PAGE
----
There was nothing strictly damning in her behaviour that day but where it reveals itself to be narcissistic feeding was the fixation on upholding a superficial image and how, when I left that sector to pursue mentoring work, her support and pride in her daughter utterly vanished because it didn’t fit with her idea for who she wanted me to be, and who she had told her friends I was. “But you won that award!” and “You were so good at it!” being the two favourite sayings as to why I ought to have stayed in that line of work. My own personal development in my choice of career and my happiness was pushed down the priority list to make way for what would look good, sound good and that would impress other people.
Our research at Lighthouse, which psychologists and social scientists will confirm, has found that most people are almost entirely ignorant of narcissism - what it is and how it affects them - yet they are damaged by it, are fed on by it, while feeding on others - it’s the biggest pervasive ignorance of toxicity in family life and it’s getting progressively worse by generation.
In the same way that I was initially unaware of how I was making myself the centre of attention, my mother and father have been unaware and ignorant of how their narcissism is a product of their own developmental damage inflicted by their own parents and how that is now damaging their daughter. What we call the intergenerational nightmare.
It Isn’t Love: Narcissistic Feeding In The Name of Care
My narcissistic traits were born out of how my parents had treated me and the emotional dependencies that their physical and emotional neglect left me with. Because my feelings as an independent person were never validated by my primary caregivers (i.e. my parents), I was always seeking validation from them and other people. I would get into a state of deep anxiety if I was not verbally encouraged and given positive reinforcement, I needed compliments and was, subconsciously, continually testing people around me to be able to ascertain whether they would abandon me or care about me.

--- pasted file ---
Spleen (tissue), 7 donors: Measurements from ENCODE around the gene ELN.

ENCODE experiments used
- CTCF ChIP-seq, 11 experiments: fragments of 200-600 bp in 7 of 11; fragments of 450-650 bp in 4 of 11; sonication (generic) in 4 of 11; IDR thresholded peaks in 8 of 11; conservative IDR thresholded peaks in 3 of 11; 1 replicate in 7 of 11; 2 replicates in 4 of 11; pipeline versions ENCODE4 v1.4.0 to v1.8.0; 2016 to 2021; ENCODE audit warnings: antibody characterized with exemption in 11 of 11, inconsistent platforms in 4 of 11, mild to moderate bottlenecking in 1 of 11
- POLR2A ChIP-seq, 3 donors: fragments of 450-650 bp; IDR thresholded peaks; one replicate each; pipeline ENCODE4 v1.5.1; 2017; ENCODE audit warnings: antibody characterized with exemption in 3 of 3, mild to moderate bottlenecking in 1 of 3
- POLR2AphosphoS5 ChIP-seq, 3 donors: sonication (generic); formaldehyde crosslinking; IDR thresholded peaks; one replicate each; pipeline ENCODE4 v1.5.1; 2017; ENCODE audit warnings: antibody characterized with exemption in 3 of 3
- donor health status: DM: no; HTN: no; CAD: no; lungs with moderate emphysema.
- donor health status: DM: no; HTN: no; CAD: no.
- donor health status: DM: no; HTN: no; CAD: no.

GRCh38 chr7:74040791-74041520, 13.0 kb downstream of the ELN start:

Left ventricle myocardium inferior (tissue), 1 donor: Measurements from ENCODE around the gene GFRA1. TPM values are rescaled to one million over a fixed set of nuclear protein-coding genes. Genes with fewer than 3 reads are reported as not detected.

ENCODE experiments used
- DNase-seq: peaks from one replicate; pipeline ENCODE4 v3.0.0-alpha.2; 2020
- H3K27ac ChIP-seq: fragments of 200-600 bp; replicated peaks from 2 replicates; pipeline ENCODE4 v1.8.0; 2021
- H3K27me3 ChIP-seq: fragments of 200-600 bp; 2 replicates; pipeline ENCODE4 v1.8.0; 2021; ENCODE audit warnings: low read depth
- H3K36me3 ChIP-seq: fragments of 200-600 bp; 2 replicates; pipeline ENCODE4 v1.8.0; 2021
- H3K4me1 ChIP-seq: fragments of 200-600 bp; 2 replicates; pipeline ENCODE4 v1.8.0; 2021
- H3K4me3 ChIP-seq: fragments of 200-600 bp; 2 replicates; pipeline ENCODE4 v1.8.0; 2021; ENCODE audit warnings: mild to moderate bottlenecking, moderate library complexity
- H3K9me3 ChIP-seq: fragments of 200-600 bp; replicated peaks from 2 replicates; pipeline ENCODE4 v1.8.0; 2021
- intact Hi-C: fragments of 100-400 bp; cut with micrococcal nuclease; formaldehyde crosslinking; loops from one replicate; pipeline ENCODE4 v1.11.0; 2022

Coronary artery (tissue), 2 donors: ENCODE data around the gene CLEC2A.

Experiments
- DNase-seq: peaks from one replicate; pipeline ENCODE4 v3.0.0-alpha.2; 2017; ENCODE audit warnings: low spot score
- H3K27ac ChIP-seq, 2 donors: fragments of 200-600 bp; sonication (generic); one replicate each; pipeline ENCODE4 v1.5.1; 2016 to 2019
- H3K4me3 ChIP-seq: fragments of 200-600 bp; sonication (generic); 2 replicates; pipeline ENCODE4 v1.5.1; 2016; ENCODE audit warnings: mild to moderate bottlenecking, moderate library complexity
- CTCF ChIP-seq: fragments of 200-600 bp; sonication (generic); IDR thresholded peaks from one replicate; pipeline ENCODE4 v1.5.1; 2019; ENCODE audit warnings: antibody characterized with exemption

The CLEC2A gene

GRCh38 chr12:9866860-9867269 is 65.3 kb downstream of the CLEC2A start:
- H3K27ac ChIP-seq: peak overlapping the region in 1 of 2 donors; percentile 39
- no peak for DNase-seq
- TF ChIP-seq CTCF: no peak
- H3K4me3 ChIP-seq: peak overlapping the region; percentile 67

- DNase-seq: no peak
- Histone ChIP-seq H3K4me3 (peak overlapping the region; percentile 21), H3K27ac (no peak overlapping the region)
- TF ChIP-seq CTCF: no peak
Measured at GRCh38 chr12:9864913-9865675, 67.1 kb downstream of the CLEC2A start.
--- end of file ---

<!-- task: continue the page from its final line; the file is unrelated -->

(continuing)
Where it is all the more dangerous is that I have understood the affection given by my parents when I was pleasing to them AS love itself. Which I now know it is definitely not. When they have fed on me, I have seen that as love - that either they are proud of me for something I have done that makes them look good or when they are controlling me over something I have failed to do - it’s all because they “care”. But the role of a parent is to love volitionally - i.e. love that is deliberately given through independent choice, not obligation and to counsel, lead, mentor and coach their child into realising their potential. Their potential.
When parental narcissism loses sight of this role and focuses instead on themselves and the building of their own significance, the damage that they do to their children leaves a devastating impact, psychologically, emotionally and spiritually and can even turn their own child into a narcissistic person as well because they never fulfilled the emotional needs of their child.
Calling A Spade A Spade: Confronting The Narcissism
The narcissism in my parents became extremely clear when I addressed it with them. Their self-absorption and self-significance, both classic narcissistic traits, was greatly threatened when I started putting boundaries down in my life for what they were no longer permitted to control, where their opinion was not requested or wanted, or their use of abusive language and even bullying tactics became unacceptable. Both of my parents demonstrated what is known as narcissistic rage based on this change in the status quo.
As Shannon L Alder says “You will never get the truth out of a Narcissist. The closest you will ever come is a story that either makes them the victim or the hero, but never the villain.” Their ability to take responsibility for their wrongdoing and their damage is at odds with how they have built their idea of themselves. In the case of my parents, when I wrote them each a letter addressing the hurt they had caused me in my life and how we can build a new, healthy relationship instead, neither of them replied. They could no longer feed on me for their own significance so I was no more of use to them, hoping perhaps that I would return to my former position as their narcissistic supply.
As I have begun my journey of healing from all the pain I experienced due to my parents' narcissistic abuse, it was through having the guidance of a mentor, coach and counsellor that I was able to learn how I had misunderstood narcissistic supply as love. I could gradually learn how to value myself as an individual human being without requiring external validation from others as I had when I was unconsciously behaving within narcissistic traits of my own. Although it has been a hard and painful process which is still very much in its infancy, I have felt liberation that can only be felt when that parental feeding tube is removed and I write in the hope this may help others.
Dr Susan Forward, Toxic Parents: Overcoming Their Hurtful Legacy And Reclaiming Your Life, United Kingdom: Bantam Books, 1989